I haven’t got into Malcolm Gladwell’s writing, but I’m really enjoying this podcast, which is quite short and high-level, but has some interesting scenarios. In the two episodes I’ve listened to so far, Gladwell has talked about moral licensing (how making a small concession is used as an excuse to withdraw from wider change), and the point that intelligence failure is inevitable as each agent listens to reports through their own lens.
These points aren’t new, but his comparison of a Vietnam project spiralling out of control in search of more data with the current war on terror ($1m in 1965, versus 1271 state agencies investigating counter-terrorism in the US today), and of an 1870s artist who nearly became the first female member of the RA with Julia Gillard are interesting.
My only suspicion is that Gladwell’s eagerness to demonstrate that the “forgotten” situations are still relevant to today skews his summaries of the past. I’d also argue that the past doesn’t need to be relevant to the future in order to legitimise it, and it’s a complex point how far we can learn from the past in any case, but that unaddressed overtone just makes the podcast more thought-provoking.
Reminded by Beth Bonini’s cheerful Instagram feed of these delightful books (I’ve posted about their companion volumes here and here before), I think I’m getting ready for a re-read.
Lots of commentators compare these books to Meet Me in St Louis, and as well as the period details (the hairstyles! the dresses! the slang! the excitement over a telephone!), what I love most is the inherent optimism – progress is always good, and friends and family remain stable whilst welcoming new developments – but also the complete acceptance that a job, writing, singing, making your own mind up, are all important to a girl and in no way conflicted with the rest of her being.
I find it depressing that a modern book wouldn’t show this, or would have to make a big point about it. Written in the 50s about the 1900-1910s, Betsy, Emily and Carney are in fact far more progressive than any characters today.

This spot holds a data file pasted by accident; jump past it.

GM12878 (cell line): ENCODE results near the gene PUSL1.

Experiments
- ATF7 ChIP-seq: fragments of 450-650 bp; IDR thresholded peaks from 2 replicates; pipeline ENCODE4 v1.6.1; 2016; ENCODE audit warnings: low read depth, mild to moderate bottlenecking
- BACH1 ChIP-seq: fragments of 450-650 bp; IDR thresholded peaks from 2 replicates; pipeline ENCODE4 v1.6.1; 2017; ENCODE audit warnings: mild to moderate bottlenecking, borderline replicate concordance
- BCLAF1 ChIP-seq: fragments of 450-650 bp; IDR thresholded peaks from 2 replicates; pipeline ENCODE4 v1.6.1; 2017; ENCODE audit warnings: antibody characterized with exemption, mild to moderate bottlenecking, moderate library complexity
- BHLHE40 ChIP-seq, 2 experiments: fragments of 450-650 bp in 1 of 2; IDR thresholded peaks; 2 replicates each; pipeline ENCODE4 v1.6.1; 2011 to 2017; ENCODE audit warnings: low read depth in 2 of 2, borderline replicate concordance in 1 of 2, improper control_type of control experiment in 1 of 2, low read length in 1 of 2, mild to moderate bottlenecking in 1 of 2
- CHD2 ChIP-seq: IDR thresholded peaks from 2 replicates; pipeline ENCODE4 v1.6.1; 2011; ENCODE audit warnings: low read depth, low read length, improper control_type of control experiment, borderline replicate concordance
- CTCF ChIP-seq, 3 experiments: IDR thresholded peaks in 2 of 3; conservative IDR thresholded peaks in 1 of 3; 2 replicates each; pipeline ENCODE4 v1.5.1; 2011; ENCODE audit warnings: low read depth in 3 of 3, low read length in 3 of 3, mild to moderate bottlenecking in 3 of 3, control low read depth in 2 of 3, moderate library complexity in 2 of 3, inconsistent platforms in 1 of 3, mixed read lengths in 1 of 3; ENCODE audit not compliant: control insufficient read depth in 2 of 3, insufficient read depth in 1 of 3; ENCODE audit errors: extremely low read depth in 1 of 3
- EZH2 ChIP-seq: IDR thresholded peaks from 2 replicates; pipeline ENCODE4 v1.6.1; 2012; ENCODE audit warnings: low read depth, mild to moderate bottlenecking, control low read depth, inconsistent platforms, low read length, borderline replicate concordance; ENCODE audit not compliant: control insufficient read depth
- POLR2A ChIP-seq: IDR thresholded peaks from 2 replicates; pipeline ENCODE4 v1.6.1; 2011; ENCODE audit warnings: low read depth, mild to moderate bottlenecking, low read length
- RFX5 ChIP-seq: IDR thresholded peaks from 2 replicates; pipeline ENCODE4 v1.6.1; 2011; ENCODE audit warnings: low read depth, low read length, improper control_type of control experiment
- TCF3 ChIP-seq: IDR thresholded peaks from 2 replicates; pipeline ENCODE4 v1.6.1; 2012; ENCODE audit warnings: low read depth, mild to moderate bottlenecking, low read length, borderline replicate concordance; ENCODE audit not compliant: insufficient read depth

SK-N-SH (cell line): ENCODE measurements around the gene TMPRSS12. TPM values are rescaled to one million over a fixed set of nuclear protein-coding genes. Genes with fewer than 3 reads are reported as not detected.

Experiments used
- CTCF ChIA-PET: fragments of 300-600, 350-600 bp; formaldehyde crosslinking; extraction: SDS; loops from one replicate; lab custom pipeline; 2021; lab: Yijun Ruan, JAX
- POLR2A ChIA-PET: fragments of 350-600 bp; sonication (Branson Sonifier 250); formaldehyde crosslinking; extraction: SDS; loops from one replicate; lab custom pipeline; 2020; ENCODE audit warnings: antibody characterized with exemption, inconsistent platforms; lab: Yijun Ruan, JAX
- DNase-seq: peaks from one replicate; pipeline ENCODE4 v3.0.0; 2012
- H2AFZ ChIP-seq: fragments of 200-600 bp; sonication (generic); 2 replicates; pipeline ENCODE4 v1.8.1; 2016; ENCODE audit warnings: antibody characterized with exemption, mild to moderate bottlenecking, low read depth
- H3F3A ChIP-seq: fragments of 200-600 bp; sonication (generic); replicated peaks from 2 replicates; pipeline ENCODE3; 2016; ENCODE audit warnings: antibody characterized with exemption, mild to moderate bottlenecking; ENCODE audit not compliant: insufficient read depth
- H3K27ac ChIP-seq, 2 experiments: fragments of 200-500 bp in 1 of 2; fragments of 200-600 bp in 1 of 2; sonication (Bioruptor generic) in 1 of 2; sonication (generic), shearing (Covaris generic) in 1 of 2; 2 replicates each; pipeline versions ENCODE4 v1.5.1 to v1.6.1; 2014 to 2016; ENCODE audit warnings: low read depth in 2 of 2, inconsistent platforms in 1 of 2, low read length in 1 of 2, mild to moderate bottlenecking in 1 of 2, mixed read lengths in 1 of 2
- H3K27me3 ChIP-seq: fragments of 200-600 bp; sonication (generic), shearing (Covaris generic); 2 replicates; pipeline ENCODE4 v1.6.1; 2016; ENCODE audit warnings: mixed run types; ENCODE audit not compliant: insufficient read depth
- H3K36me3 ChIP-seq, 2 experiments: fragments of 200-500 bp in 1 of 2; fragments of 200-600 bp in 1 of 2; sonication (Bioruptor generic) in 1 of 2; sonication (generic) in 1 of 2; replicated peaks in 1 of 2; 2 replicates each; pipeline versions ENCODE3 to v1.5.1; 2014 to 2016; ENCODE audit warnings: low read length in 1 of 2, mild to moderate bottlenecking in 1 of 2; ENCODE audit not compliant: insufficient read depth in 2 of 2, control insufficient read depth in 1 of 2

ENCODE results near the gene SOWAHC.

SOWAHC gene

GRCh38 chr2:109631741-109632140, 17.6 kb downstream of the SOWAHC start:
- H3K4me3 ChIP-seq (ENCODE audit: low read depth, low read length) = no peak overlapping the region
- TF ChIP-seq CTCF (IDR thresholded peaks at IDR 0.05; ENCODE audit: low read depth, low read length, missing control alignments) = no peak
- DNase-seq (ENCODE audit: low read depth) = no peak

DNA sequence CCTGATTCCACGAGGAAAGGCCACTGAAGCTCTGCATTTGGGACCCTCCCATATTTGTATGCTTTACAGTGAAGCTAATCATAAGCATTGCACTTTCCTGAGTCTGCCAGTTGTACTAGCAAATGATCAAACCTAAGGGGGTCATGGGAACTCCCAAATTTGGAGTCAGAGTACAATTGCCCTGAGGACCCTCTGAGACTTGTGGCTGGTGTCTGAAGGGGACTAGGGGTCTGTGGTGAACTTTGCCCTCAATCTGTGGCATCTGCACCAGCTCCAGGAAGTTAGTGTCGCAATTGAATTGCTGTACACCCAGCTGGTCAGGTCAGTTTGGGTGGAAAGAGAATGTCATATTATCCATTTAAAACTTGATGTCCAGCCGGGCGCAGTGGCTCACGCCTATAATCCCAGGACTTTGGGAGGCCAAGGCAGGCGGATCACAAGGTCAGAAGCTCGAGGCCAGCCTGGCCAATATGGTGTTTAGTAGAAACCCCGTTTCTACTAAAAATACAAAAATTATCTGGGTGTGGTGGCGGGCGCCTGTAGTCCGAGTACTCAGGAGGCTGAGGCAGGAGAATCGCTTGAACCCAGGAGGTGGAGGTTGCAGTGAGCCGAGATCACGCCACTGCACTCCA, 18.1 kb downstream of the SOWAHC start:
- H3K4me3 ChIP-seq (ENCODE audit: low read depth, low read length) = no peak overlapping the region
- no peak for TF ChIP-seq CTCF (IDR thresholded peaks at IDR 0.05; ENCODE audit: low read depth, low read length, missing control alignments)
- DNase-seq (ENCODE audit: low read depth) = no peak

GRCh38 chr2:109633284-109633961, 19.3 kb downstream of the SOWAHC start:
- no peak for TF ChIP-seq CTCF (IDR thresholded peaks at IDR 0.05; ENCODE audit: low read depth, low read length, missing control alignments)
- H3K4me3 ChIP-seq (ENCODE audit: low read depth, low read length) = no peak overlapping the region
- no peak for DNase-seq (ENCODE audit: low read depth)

A little madness in the Spring /
is wholesome even for the King
Emily Dickinson. As ever with ED, there are so many meanings, that I could read a sentence forever. But right now, while weighing up whether I should see the ED biopic A Quiet Passion, I’m just enjoying these madly extravagant coiffures and bonnets.
From top to bottom: an early Picasso I’ve always liked, The Duchess of Kent, Julia Lady Peel, and a fashion shoot in this month’s Harpers Bazaar.
Yes please. I have very good memories of a Singapore Sling, and an Adrien Brody-esque barman shifting the tab to someone else.
Buy this and other marmalades here.
Coming to a venue near you…the London Handel Festival at the Foundling Museum. A good match, as Handel left a score of his Messiah to the Coram foundation and gave charity performances of it in this building.
I came across this Virginia Woolf quote below, which reminded me of this favourite book, with its invitation to “those who appreciate wisteria and sunshine” to hire an Italian castle for the month of April. Yes please…
If life has a base that it stands upon, it is a bowl that one fills and fills and fills – then my bowl without a doubt stands upon this memory. It is of lying half asleep, half awake, in bed in the nursery at St Ives. It is of hearing the waves breaking, one, two, one, two, and sending a splash of water over the beach; and then breaking, one, two, one, two, behind a yellow blind. It is of hearing the blind draw its little acorn across the floor as the wind blew the blind out. It is of lying and hearing this splash and seeing this light…
Feathers, fur, jewels, clay, lace, brocade, wool.
Light and dark and mottled.
All photos February 2017 from the Burberry Maker’s House, a display of their new collection (a fantasy of capes and cloaks) amongst some of Henry Moore’s most luscious bronzes and a tempting array of fruits and cake.
Not many people talk now about the villages requistioned and abandoned in the Second World War, but Tyneham is one of them and Ben Pentreath visits it here.
There’s something so poignant about the photos of these families, and it was a burning issue in the 50s of course. One of my favourite childrens’ authors, Geoffrey Trease, even set one of his Cumbrian novels round it.
From the 1920s, Romaine Brooks’ self-portrait of 1923 and an evening coat attributed to Paul Poiret, 1925.
Images from Melissa Huang art and Fripperies and Fobs.